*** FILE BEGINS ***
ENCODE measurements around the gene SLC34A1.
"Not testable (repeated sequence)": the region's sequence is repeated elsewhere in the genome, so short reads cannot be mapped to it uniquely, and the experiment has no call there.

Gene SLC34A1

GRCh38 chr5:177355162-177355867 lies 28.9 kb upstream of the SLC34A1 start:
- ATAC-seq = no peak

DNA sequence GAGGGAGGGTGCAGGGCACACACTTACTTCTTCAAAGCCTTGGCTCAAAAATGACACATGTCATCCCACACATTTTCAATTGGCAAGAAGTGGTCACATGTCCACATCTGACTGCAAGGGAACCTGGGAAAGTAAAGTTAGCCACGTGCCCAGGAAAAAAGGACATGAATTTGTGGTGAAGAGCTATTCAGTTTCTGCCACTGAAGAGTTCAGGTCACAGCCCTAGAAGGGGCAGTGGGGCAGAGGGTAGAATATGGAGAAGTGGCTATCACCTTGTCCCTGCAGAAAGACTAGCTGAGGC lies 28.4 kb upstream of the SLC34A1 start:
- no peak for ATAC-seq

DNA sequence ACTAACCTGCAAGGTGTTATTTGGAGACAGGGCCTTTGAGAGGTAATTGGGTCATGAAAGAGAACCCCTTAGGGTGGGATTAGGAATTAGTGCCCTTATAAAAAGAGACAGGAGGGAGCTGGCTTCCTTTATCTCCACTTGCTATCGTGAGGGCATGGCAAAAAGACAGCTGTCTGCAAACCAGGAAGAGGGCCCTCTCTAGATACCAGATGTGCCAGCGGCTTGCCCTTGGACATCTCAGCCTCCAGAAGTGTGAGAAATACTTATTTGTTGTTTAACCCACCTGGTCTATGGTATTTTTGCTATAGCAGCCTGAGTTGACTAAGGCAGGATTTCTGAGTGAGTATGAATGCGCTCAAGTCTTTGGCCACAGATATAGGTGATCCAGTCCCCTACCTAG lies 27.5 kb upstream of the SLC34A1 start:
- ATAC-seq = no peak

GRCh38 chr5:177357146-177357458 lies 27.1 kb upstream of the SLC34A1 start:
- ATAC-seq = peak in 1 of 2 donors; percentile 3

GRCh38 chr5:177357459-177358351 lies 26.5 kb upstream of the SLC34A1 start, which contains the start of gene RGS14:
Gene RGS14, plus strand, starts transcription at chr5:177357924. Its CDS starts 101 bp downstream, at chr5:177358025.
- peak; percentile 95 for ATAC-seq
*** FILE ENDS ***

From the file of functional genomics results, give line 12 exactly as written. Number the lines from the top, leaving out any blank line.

GRCh38 chr5:177357459-177358351 lies 26.5 kb upstream of the SLC34A1 start, which contains the start of gene RGS14: